Rochdale Pioneers Museum opens after £2.3m revamp
A museum housing the "spiritual source of the co-operative movement" has reopened after a £2.3m renovation.
The revamp of Rochdale Pioneers Museum has included conservation work and the addition of new learning spaces.
The museum, which opened in 1931, is housed inside a shop on Toad Lane where the movement began in 1844.
International Co-operative Alliance president Dame Pauline Green said the refurbishment would "help inspire today's and tomorrow's co-operators".
The upgrade to the museum has also seen educational staff recruited to work with schools and colleges.
It has also seen the addition of new displays of images and artefacts which have previously been held in the museum's archives.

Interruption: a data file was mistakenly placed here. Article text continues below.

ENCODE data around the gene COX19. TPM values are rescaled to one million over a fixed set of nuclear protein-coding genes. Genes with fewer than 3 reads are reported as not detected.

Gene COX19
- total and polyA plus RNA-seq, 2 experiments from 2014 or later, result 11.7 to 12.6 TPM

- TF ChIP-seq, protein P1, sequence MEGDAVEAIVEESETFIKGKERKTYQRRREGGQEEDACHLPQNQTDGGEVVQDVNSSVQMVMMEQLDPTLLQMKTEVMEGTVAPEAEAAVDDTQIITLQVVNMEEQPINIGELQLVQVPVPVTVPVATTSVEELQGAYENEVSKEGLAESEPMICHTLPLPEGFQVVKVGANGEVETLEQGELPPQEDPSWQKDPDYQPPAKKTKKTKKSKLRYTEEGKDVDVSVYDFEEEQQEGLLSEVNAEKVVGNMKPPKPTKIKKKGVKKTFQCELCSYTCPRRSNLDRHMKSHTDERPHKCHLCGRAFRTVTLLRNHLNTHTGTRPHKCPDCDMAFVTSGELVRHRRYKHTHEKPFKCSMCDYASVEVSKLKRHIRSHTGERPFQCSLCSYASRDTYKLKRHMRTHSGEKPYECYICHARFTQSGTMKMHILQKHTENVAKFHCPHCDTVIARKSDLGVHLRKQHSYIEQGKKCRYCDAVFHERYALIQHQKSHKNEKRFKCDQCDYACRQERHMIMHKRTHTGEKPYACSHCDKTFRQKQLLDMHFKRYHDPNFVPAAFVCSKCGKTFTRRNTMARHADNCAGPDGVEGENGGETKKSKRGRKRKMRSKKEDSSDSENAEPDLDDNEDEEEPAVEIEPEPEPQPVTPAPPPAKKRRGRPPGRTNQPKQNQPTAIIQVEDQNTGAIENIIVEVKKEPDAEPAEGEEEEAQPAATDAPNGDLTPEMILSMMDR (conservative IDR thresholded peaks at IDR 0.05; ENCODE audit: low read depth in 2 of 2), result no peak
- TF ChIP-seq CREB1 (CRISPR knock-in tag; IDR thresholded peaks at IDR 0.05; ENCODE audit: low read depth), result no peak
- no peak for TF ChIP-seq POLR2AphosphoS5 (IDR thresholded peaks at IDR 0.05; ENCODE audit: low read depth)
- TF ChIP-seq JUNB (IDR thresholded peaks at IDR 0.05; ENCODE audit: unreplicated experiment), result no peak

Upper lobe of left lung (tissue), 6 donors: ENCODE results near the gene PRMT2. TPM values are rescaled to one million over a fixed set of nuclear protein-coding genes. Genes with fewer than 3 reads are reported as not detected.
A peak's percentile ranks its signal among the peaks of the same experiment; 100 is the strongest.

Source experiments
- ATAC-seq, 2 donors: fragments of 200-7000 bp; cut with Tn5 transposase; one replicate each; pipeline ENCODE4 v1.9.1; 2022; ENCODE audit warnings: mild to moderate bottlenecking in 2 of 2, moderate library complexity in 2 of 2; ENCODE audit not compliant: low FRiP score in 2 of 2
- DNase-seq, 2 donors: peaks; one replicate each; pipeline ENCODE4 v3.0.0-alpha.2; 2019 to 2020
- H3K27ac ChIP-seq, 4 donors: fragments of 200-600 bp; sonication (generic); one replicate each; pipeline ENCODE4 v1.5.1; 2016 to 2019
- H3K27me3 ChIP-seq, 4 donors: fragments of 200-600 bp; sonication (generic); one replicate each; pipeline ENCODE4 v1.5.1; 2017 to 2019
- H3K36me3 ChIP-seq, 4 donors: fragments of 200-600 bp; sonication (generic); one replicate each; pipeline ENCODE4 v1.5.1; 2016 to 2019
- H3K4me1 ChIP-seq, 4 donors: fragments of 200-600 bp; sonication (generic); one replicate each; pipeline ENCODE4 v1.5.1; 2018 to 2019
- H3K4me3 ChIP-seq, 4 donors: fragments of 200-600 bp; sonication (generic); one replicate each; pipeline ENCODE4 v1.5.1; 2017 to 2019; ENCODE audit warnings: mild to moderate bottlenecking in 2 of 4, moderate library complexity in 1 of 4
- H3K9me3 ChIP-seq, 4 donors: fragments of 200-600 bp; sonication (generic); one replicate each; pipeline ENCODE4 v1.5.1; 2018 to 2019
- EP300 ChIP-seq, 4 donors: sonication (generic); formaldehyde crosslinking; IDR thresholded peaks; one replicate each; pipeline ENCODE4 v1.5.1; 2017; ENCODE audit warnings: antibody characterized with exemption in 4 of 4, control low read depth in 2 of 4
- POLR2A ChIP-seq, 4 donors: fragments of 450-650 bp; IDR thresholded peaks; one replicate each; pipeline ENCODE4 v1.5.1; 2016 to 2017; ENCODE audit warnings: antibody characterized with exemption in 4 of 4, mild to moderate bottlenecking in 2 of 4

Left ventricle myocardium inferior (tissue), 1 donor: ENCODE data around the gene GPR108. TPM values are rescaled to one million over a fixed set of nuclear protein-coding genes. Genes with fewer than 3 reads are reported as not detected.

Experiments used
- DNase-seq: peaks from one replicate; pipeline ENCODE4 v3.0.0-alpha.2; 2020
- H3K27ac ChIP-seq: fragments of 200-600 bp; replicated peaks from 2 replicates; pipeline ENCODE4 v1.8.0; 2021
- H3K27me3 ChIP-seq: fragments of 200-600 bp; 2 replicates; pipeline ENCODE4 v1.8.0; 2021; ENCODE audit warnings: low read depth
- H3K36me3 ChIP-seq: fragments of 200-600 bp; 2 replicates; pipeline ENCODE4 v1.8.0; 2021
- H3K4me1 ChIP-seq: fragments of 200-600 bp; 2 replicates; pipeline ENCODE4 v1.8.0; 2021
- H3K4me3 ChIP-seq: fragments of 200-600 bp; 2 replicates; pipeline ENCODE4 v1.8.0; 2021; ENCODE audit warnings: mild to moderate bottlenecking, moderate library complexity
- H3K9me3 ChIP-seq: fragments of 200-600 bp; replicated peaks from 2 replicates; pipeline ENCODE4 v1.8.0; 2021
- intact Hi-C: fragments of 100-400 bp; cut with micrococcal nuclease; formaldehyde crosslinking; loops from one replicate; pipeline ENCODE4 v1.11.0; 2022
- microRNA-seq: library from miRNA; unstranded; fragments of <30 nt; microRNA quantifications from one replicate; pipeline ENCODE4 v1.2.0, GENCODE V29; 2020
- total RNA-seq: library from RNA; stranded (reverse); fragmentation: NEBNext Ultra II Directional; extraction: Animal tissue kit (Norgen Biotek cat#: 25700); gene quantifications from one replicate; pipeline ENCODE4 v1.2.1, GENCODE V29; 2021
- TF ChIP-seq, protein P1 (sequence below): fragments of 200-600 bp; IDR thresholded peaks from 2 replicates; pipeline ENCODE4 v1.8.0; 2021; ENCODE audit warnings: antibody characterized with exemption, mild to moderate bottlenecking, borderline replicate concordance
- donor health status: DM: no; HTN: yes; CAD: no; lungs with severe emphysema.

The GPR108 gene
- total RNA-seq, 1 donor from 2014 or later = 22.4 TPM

The building at 31 Toad Lane was used by the Rochdale Society of Equitable Pioneers from 1844 to 1867, when the group moved to larger premises nearby.
The Pioneers were a small group of textile workers who decided to make a stand against the capitalist ideologies of the Industrial Revolution.
During their time at 31 Toad Lane, the group wrote a list of rules - the Rochdale Principles - which set down guidelines on equality, political neutrality and trading.
These rules were later taken up by first the British co-operative movement and later the International Co-operative Alliance, an organisation which represents co-operative organisations across the world.
Dame Pauline said the museum was "regarded as the spiritual source of co-operation throughout the world".
"I am sure it will help inspire today's and tomorrow's co-operators and demonstrate how co-operation can help build a better world," she said.